There are many other terms also bandied about such as Hard Zero, Climate Neutral, Climate Positive, Paris Aligned and more.  Is it any wonder we as ordinary citizens are confused and bewildered by it all?  In researching this article, I read many sites, including Intergovernmental Panel on Climate Change (IPCC) latest report, the Australian Governments Long Term Emissions Reduction Plan (the Plan), and COP26 Presidency Outcomes – The Climate Pact and many others.  What became clear amongst all the jargon is one thing.  There does not seem to be the agreement that we are led to believe from world governments about how and when to move forward only that we should.  Some governments are targeting 2030 while Australia amongst others is playing for the long game in 2050.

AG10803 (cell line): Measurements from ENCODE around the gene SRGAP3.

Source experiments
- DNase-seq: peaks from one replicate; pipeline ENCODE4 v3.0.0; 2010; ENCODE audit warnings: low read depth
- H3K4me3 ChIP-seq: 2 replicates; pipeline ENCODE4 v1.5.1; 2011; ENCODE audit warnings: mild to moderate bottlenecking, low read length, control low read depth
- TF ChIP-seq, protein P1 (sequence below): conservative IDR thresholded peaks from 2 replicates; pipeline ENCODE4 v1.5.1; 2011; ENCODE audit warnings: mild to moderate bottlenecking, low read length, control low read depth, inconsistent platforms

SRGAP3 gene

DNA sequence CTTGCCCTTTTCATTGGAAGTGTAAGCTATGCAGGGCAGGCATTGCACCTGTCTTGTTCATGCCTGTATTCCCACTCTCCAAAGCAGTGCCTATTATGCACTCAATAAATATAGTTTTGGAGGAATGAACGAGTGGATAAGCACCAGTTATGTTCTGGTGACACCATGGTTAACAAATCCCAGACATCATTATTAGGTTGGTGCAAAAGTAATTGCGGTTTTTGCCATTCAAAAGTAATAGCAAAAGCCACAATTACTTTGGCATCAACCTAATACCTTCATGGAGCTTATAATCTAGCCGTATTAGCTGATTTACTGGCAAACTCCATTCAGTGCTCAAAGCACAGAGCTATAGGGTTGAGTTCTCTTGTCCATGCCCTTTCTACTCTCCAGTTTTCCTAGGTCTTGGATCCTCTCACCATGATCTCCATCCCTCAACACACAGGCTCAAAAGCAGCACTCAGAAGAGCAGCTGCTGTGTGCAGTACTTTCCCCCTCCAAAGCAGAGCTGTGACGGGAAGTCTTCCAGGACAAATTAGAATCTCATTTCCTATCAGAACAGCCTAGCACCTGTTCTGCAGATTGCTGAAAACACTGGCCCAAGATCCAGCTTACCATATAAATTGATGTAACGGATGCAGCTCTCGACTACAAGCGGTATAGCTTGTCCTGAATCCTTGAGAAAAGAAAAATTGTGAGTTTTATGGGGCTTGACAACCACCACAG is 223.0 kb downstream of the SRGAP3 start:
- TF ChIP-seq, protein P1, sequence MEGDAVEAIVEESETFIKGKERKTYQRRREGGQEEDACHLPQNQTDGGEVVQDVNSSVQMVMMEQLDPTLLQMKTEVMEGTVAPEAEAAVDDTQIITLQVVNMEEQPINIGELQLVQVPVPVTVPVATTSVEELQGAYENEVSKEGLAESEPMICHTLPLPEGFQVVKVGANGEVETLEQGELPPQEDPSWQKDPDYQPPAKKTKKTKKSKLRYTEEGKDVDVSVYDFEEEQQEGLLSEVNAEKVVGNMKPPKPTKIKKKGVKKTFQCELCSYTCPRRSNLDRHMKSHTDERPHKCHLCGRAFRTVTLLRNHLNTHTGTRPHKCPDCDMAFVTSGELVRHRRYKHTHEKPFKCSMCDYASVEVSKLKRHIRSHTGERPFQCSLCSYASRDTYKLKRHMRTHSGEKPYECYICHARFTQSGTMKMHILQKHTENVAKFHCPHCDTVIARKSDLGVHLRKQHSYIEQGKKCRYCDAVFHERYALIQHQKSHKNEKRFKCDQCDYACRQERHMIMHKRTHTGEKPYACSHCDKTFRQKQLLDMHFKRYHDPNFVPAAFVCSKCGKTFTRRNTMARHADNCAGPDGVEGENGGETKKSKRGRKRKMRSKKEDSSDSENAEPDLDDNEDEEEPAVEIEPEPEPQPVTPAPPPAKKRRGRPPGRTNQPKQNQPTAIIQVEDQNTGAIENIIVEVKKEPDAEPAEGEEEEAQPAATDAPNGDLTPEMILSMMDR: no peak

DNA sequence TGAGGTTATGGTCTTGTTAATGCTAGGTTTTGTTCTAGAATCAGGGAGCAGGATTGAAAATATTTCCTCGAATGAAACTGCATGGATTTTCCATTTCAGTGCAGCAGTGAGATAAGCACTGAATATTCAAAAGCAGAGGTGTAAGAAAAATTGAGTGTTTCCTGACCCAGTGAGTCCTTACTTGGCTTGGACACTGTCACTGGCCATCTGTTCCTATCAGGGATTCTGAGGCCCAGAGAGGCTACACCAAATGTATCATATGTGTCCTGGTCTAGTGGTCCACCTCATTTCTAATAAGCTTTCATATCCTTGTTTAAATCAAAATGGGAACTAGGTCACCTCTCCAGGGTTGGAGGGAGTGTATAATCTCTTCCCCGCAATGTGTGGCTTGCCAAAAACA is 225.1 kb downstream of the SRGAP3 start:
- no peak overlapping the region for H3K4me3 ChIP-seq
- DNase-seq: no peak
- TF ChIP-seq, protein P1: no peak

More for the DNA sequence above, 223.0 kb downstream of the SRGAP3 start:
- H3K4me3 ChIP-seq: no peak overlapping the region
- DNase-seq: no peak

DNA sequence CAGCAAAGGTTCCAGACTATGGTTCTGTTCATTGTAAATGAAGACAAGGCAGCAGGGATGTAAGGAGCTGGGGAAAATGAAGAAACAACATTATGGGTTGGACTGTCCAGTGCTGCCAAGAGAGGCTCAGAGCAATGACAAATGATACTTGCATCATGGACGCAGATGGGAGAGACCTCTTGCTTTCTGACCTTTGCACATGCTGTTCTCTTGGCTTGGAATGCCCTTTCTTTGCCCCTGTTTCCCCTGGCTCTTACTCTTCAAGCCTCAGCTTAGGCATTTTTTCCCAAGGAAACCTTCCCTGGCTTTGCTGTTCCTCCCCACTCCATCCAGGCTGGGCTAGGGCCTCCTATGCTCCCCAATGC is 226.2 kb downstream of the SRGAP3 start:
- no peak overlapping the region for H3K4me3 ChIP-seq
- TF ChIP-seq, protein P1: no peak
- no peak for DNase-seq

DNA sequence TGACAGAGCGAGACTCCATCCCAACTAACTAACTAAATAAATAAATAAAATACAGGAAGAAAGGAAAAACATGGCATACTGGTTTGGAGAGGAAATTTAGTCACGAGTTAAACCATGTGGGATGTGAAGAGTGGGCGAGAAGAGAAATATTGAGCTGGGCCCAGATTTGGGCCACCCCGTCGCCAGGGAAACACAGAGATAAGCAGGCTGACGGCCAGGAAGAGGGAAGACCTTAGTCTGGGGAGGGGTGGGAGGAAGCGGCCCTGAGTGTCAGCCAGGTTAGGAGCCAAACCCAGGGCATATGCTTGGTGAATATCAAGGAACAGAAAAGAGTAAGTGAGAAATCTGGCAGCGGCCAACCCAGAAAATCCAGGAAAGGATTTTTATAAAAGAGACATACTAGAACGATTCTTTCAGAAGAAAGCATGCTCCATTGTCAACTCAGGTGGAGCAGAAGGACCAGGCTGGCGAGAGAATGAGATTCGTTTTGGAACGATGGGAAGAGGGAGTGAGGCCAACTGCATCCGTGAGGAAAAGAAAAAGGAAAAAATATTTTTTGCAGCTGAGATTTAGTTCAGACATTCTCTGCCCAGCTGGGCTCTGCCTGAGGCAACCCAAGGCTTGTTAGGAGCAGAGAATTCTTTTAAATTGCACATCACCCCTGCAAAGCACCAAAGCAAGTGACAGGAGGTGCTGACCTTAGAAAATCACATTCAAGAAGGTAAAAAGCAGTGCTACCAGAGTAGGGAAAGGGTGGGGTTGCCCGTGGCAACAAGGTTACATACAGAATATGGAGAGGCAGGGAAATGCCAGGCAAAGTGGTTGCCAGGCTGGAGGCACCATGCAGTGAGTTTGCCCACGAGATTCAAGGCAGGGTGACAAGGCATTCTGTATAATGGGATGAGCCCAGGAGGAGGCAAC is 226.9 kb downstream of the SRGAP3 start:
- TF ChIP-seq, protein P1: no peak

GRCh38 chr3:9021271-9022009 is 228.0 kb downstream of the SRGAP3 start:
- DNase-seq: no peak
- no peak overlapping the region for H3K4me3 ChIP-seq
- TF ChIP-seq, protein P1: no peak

Australia was a late comer to the COP26 in November 2021 held in Glasgow Scotland.  Our Prime Minister holding out until the last minute to make the announcement that he would attend the summit.  This announcement was timed very much alongside the release of the Plan previously mentioned along with the need to gain agreement from its coalition partner The National Party about the language that would be acceptable in considering agreements to any negotiations at COP26.  None of this is new information to most Australians.

According to The Climate Pact of COP26, the main outcomes are as follows: